The starting point for the journey of the apostle as wandering signifier can be found in Paul's epistolary interactions with his communities. Evoking traveling gods and their proclaimers, epic heroes, foreign moralists, famous exiles, and sages contemplating death as a final journey, Paul cleared new space for his communities through the image of the Wandering Apostle.
Dionysus (the Traveling God)
In Euripides's Bacchae (504–631), the Theban king Pentheus receives a visitor, a prophet of the god Dionysus. Poor, wandering, long-haired, and effeminate, the prophet is arrested on sight and brought before the king as a charlatan bringing corruption to the city and, in particular, its women, who are already under the hypnotic sway of Bacchic devotions. Little does the king know that, beyond being a legitimate envoy of the god, the prophet is actually Dionysus disguised. The literary conceit encapsulates the anxiety with which "foreign" deities and their itinerant preachers were regarded in the ancient world. Famously called "beggars and sorcerers" by Plato (Resp. 364B–365A), the wandering practitioners of Bacchic rites exemplify a wider, complex phenomenon in Greek and Roman cultic devotions: the notion of gods as "travelers" and the proper way in which to receive them as visitors.
Insofar as mythmakers and cultic practitioners could easily construe immortals as foreign to the human realm, tales of gods and goddesses interacting with people could also be interpreted as instances of divine travel. Most prominent among the itinerant gods was Hermes, who conveyed divine messages throughout the cosmos. Apollo also traveled—most notably, according to ancient depictions, in the precivilized world, an era characterized by wandering. Tales of the gods traveling in disguise often lay behind ancient injunctions concerning the virtue of hospitality toward strangers. Stories of Zeus and Hermes traveling as emissaries may even stand as the background of some early Christian tales, as when the Lycaonians in Acts mistake Paul and Barnabas for the gods Hermes and Zeus (14:8–13).
Various ritual performances reinforced the notion of gods as travelers. Observing the presence of couches, tables, and decorations in various offerings, scholars have identified a specific cultic tendency among the Greeks termed theoxenia, or "hospitality for the gods." Other rituals welcomed gods not from heaven but from other geographic locales, as when Greek cities celebrated the arrivals (katagogiai) of deities. Katagogia festivals tended to coalesce around certain deities characterized by their mythic travels, including Dionysus, Apollo, and Demeter and Persephone. The Athenian "City Dionysia" or "Great Dionysia," a festival featuring a procession and the performance of tragedies, commemorated the arrival of "Dionysus Eleuthereus" (the god's particular manifestation that originated in the city of Eleutherai). According to the legend, the Athenians had once rejected an Eleutherian statesman who arrived with a cult statue of the god. In retribution, Dionysus struck male Athenians with an unspecified malady of the genitals. An oracle from Apollo advised them to welcome the god with a periodic rite featuring sacred phalluses. The ritual served to appease the once angered deity. Other katagogiai across Greece and Asia Minor celebrated local institutions of Dionysus's cult. In each case, he was regarded as an outsider welcomed into the community.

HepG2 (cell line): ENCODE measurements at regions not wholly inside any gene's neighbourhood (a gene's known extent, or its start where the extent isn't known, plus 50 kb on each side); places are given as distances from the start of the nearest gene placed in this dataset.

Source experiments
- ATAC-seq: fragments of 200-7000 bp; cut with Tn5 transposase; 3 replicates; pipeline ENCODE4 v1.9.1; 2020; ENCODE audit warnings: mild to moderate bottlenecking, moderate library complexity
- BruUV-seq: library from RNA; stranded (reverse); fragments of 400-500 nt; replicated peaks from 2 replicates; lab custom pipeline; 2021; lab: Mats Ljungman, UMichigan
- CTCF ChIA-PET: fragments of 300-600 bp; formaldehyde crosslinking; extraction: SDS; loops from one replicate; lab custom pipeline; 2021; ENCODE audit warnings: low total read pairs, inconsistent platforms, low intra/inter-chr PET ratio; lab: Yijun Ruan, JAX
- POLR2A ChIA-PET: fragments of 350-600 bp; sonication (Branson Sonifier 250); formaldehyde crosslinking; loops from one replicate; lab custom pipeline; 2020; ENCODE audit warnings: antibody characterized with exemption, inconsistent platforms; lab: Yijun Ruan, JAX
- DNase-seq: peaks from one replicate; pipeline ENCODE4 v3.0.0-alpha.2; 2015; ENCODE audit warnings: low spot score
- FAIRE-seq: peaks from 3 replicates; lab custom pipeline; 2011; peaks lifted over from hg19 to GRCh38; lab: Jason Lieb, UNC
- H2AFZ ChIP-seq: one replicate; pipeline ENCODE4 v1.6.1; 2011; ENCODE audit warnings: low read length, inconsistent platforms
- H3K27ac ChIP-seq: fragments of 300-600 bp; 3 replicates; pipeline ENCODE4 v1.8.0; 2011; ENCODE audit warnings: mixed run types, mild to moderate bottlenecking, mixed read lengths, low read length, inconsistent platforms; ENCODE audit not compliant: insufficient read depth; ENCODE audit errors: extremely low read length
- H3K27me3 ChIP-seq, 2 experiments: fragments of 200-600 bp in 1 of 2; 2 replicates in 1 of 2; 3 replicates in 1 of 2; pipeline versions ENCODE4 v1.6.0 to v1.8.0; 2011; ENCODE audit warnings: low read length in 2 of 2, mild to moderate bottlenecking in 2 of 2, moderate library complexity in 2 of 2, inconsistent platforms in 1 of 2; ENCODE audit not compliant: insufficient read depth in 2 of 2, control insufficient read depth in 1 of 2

Writers emphasized the foreignness of arriving deities. Cybele was always Phrygian, Syrian, or generically Asian, and Isis always retained the trappings of Egyptian culture. Apuleius's Metamorphoses witnesses to the continued Egyptianness of Isis while expressing her accrued universality. After appearing to Lucius, an impetuous adventurer turned into an ass by a magic spell, Isis explains her many names and guises in various cultures but asserts that "those who are enlightened by the earliest rays of that divinity the sun, the Ethiopians, the Arii, and the Egyptians who excel in antique lore, all worship me with their ancestral ceremonies and call me by my true name, Queen Isis" (11.5). The Isis procession in the city (Corinth, no less) the next day commemorates the beginning of the navigation season, a fact that may contain a historical kernel of Isis's Mediterranean migrations. The goddess who arrived in various towns with foreign merchants comes to express her universality through her divine patronage of all maritime activity. In some contexts, Isis retained her geographic particularity—for example, in one of Propertius's Elegies (2.33a), in which he humorously laments his lover's participation in a multiday feast to Isis, a rite requiring celibacy. Out of his resulting deprivation, the poet curses Isis's decision to take the long and uncomfortable trip from Egypt to Rome.